Cervical cancer, however, declined by 1.0% annually. The decrease was even greater for women ages 20 to 24 (4.6% per year) compared with older women, who were adolescents before HPV vaccination was widely adopted. But oral, anal-rectal and vulvar cancers in women rose by 1.3% annually, mainly driven by anal cancer. Cervical cancer accounted for 52% of all HPV-related cancers among women during this period, but as anal cancer increases, it is expected to exceed cervical cancer in women of every age group over 50 by 2025.
“It is likely that the significant decrease in cervical cancer incidence results from clear guidelines for cervical cancer screening and may also reflect promotion and acceptance of vaccination, particularly in younger women,” Liao said.
Among men, HPV-related cancers rose by 2.4% per year, including a 2.7% rise in oral cancer and a 1.7% rise in anal cancer. The increase in oral cancer was greatest for men over 65. Oral cancer accounted for 81% of HPV-related cancers in men—a nearly fivefold higher incidence compared with women.
“The decrease in cervical cancer is welcome news and may reflect intensive efforts to screen and vaccinate patients at risk,” ASCO president Lori J. Pierce, MD, said in a press release. “Clearly, this study shows that we still have a great deal of work to do in order to reverse the increasing incidence rates of other HPV-related cancers.”
HPV Infection Rates
Another recent study showed that vaccination has dramatically reduced the prevalence of HPV infection among women, which is expected to decrease future cases of HPV-related cancer.
Hannah Rosenblum, MD, of the CDC’s Epidemic Intelligence Service, and colleagues analyzed nationally representative data from the National Health and Nutrition Examination Survey from 2003 through 2018.
The researchers found that the prevalence of the four HPV types covered by the original Gardasil vaccine, which was mainly used until 2015, declined by 88% among teens ages 14 to 19, from 11.5% in the pre-vaccine era (2003 to 2006) to just 1.1% during the most recent period (2015 to 2018). Among young women ages 20 to 24, the prevalence declined by 88%, from 18.5% to 3.3%.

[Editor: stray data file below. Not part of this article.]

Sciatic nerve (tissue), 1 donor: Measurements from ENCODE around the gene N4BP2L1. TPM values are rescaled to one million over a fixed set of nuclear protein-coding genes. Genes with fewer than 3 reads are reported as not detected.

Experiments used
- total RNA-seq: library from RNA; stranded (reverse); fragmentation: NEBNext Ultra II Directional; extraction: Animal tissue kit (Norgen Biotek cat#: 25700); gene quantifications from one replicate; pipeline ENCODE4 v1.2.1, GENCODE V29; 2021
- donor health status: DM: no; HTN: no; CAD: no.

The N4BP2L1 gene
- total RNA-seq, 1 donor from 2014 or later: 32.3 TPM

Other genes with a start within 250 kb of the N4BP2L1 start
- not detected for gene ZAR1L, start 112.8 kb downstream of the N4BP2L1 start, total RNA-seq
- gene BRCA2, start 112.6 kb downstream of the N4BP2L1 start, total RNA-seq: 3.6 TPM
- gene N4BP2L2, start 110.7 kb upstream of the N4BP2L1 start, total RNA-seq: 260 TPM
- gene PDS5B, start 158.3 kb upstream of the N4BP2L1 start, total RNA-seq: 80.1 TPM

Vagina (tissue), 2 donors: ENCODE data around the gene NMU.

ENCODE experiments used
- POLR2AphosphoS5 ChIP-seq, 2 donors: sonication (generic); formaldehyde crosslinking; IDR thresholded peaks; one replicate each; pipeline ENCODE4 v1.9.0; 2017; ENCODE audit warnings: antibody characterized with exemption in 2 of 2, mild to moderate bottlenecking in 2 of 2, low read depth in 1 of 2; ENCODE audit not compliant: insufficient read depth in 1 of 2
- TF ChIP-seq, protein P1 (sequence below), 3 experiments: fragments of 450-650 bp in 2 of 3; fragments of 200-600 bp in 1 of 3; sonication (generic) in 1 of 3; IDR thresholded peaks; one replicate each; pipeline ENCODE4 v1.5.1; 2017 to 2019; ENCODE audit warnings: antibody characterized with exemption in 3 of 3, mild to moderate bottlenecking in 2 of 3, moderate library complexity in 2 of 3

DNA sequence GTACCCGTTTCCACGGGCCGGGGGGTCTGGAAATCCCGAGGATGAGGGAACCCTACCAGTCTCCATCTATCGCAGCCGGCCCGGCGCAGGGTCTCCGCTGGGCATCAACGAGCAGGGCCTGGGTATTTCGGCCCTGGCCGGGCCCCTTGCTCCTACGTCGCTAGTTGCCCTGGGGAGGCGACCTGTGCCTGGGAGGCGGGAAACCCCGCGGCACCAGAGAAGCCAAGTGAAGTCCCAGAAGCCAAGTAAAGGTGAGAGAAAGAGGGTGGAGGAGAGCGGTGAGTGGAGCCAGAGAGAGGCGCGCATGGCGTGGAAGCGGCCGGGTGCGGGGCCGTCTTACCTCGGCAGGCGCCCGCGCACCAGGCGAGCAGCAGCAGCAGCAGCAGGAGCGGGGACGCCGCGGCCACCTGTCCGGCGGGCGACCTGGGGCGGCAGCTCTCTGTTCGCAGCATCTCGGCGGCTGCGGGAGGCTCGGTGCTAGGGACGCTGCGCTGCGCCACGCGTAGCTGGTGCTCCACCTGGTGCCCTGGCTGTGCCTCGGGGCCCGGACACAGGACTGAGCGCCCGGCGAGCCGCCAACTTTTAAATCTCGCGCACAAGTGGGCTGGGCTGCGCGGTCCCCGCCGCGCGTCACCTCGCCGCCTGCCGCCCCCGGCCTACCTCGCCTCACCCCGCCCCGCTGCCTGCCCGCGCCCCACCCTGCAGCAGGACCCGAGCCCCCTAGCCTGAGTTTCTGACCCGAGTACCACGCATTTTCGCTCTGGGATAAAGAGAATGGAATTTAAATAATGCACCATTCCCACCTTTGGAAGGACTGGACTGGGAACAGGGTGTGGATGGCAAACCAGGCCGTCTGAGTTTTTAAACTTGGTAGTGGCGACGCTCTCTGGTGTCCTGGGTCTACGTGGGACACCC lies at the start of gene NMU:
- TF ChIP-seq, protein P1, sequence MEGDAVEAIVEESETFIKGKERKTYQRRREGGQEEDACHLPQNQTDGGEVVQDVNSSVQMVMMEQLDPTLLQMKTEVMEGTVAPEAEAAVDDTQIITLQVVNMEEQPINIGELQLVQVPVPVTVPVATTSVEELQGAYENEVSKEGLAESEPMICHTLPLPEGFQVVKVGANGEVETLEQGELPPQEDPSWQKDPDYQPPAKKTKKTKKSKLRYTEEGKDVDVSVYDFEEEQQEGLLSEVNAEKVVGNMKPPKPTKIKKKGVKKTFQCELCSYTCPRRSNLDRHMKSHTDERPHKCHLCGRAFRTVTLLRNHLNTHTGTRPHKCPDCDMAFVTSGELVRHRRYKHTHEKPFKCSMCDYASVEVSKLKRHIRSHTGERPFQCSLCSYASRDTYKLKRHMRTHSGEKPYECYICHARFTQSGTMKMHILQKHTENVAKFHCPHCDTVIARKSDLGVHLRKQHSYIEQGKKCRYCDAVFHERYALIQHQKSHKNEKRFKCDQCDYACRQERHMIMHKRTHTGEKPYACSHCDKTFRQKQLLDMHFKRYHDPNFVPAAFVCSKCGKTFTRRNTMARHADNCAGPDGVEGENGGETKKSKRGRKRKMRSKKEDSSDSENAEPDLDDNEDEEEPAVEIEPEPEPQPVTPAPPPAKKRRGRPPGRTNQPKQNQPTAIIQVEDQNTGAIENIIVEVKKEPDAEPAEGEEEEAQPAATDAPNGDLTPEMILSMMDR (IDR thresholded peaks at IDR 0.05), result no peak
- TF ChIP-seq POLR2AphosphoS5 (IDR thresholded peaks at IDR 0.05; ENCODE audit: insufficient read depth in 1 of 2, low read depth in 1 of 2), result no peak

What’s more, the findings suggest that vaccination is providing indirect “herd effects” for unvaccinated young women. Among sexually experienced women who had received at least one vaccine dose, the prevalence of the four HPV types fell by 97% in the 14 to 19 age group and by 86% in the 20 to 24 group. But even among unvaccinated women, rates declined by 87% and 65%, respectively.
The researchers also saw a 65% decline in the prevalence of the additional five HPV types covered by the Gardasil 9 vaccine among teens ages 14 to 19 but no significant change in the older group. The prevalence of other HPV types not covered by either vaccine also fell in the younger group but not in the older group. The authors suggested that this might be attributable to a decrease in sexual activity reported by the younger but not the older group.
“These data show increasing impact of HPV vaccination in the United States,” the study authors wrote. “HPV vaccination is a critical prevention tool against HPV infection, anogenital warts and HPV-attributable precancers and cancers.”
Click here to read the ASCO study abstract.
Click here to read the CDC study.
Click here to learn more about cervical, anal and oral cancer.